Modern Land Battles – First Look!

frontier wars 728x90 KS

Jim Owczarski, 16 September 2015

It is sobering to note that the original “Modern Naval Battles” card game dates back to 1989.  It and its offspring have remained one of the more successful titles in the canon of Dan Verssen.  I must confess myself, however, to be not the greatest fan of modern naval battles so I’ve somehow managed to give it a miss all these years.  Now, however, comes this box in the mail and matters are different:


It’s not the “Field Commander” or “Tiger Leader” monster box and it’s all together lighter than either.  Inside is a rule book, a sheet of counters, a wee bag of four 10-sided dice, and a lot of nicely-done cards.


All shrinked up and no place to go.

All shrinked up and no place to go.


There are three main types of cards.  The first are the “Force” cards representing various units from the seven different nations represented.  Here you will find the first several of the game’s many abstractions.  Units represent an undefined organizational level; although I will say they feel kind of battalion-y to me.  There are force pools available from seven countries, but each nation’s troops are taken from a slightly different era in world history.  This is why, for example, you’ll find a U.S.S.R. deck, and why the Israeli deck is of some antiquity.

Oh, the scenario possibilities.

Oh, the scenario possibilities.


I don’t know if Dan Verssen Games has ever been widely reputed as such, but it has often seemed to be the master of what some would denigrate as war-tech pornography and what I regard as games-that-come-with-buckets-of-cool-toys.  A few samples to make my case:


Yeah, they've got T-34s, too...

Yeah, they’ve got T-34s, too…


Pickup trucks with machine guns.  Good plan.

Pickup trucks with machine guns.  Good plan.


THIS is more like it.

THIS is more like it.


Let me tell you, that "9" on the M1A2 is a BIG deal.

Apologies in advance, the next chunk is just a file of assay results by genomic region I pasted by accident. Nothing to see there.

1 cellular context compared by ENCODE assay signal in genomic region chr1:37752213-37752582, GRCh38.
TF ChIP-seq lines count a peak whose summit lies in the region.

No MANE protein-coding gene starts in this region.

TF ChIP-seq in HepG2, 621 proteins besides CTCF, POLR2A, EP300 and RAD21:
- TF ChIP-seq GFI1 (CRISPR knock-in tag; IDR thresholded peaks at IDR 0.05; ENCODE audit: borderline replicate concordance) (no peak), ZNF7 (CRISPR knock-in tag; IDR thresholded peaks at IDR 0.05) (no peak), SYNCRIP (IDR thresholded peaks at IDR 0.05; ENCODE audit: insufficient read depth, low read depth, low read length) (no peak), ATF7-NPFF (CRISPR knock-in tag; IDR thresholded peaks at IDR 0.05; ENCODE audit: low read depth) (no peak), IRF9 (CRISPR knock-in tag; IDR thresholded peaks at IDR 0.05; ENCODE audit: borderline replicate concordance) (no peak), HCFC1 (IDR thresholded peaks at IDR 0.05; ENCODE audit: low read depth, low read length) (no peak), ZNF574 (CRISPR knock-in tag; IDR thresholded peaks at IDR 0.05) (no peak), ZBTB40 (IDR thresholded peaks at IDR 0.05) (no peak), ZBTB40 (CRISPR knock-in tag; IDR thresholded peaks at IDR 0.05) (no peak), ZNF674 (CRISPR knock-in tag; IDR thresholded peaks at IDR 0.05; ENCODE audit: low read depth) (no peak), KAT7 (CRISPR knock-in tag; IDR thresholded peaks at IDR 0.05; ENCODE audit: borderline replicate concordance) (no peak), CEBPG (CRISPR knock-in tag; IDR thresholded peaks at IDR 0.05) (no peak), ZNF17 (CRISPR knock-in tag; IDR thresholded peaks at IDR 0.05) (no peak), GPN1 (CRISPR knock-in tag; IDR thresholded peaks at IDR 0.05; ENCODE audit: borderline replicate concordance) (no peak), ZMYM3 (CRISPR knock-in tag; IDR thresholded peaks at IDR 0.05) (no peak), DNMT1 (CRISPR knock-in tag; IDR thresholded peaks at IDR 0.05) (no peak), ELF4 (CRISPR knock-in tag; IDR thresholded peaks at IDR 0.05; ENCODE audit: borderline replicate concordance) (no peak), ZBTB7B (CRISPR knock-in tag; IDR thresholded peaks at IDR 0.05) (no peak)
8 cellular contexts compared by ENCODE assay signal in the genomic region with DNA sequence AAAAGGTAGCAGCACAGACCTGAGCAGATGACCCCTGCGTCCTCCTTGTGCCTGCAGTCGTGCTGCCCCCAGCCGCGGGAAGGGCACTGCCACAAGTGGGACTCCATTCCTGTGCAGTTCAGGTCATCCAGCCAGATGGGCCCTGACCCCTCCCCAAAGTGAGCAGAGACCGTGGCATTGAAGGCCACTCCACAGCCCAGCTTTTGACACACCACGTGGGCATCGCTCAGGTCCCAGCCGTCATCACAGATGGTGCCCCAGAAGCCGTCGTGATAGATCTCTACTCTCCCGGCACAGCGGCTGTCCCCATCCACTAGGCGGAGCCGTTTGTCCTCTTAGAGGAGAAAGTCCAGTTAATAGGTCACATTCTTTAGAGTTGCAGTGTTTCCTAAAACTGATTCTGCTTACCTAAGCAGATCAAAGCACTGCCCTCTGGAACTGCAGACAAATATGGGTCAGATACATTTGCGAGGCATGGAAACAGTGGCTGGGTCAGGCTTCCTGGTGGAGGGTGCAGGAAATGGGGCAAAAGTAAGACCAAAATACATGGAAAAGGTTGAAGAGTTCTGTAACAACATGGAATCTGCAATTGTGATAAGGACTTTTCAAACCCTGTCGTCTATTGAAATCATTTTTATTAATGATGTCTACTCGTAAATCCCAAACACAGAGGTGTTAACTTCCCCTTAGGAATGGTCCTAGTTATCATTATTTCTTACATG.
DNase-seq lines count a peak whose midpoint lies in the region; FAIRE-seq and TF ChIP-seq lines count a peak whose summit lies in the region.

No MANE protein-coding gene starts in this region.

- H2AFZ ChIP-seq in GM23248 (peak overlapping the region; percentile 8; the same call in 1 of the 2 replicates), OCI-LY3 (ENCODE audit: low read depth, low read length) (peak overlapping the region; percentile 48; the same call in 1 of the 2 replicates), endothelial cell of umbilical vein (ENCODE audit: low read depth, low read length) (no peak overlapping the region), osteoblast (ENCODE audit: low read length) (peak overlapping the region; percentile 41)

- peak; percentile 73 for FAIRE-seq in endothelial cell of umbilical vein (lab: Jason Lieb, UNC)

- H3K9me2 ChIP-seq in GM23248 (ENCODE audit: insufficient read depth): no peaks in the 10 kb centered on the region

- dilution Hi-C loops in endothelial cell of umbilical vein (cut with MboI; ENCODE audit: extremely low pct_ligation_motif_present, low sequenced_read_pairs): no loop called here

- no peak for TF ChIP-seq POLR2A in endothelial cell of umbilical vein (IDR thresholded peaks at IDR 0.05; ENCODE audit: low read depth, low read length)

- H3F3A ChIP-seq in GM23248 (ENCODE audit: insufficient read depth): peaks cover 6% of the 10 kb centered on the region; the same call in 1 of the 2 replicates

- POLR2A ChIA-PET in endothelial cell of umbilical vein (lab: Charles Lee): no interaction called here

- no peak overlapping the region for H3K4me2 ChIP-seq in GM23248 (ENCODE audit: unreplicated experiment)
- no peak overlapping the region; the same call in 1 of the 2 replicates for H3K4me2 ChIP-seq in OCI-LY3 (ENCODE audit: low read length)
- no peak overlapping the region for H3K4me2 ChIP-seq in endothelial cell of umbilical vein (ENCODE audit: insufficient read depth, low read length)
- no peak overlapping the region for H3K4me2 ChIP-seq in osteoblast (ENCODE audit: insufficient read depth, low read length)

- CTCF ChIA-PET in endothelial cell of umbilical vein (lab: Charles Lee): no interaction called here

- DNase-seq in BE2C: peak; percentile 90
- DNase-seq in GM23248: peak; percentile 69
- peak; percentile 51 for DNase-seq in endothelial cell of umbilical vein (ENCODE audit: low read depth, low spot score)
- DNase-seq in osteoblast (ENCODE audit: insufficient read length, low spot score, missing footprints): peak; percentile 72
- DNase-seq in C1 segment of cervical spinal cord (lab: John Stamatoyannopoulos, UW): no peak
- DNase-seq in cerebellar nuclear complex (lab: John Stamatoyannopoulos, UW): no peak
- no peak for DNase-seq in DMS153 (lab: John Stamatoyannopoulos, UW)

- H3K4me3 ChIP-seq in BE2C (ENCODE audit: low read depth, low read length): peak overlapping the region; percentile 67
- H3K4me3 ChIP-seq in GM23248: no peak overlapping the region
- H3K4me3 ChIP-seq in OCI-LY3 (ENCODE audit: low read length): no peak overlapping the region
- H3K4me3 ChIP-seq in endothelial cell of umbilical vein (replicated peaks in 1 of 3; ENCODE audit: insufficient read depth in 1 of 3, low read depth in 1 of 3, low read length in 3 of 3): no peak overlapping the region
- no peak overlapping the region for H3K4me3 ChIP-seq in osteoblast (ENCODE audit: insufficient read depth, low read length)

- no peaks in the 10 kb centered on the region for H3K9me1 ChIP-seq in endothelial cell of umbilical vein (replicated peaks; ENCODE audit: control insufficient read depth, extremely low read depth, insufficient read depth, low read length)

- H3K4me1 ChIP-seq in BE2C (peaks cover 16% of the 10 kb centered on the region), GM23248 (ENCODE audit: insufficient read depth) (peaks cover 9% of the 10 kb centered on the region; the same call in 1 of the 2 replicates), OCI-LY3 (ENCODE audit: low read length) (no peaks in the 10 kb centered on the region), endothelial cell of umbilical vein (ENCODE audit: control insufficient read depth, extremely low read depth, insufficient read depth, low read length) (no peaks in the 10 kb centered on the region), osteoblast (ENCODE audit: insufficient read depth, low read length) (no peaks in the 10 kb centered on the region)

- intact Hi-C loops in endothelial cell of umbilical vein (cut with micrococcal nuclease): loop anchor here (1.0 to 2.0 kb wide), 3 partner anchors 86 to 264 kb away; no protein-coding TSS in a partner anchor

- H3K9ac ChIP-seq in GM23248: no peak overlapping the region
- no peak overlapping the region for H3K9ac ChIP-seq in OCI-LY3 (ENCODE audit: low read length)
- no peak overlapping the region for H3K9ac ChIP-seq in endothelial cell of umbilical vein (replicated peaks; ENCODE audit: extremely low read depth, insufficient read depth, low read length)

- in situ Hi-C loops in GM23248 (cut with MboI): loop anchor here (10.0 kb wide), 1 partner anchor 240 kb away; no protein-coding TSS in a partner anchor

Let me tell you, that “9” on the M1A2 is a BIG deal.


The other major set of cards are the action cards.  These serve a great many functions depending on how the players use them.  Principally, though, you have to match an ammunition symbol on the action card with a like symbol on a force card to get the latter to attack.  They can also heal hits on units, call in special events, assist in battlefield maneuver, and a whole lot of other things.

Git 'er done...wait, is that still a thing?

Git ‘er done…wait, is that still a thing?


So there’s what you get in the box.  I’ll be back later with a full review, but, for now, I’ll say two things:  First, this is an abstract game at many levels.  There’s already a dust-up on-line about whether it’s “too” abstract or whether it’s “realistic”.  Be advised no rivets will be counted in the playing of this one.  Second, I’m several games in already playing against my son and we are having a blast…pun intended.  If you have questions about the game and how it’s played, feel free to post them in the forum.

Plunk your comments down below, drop a line on our FaceBook page, or cruise through our forums >>

One Response to Modern Land Battles – First Look!

  1. […] in the period following the Second World War.  I’ve already done a piece un-boxing the game (Modern Land Battles – First Look!) so what follows is a review of the game’s mechanics, level of simulation, and overall […]

Leave a Reply

Your email address will not be published. Required fields are marked *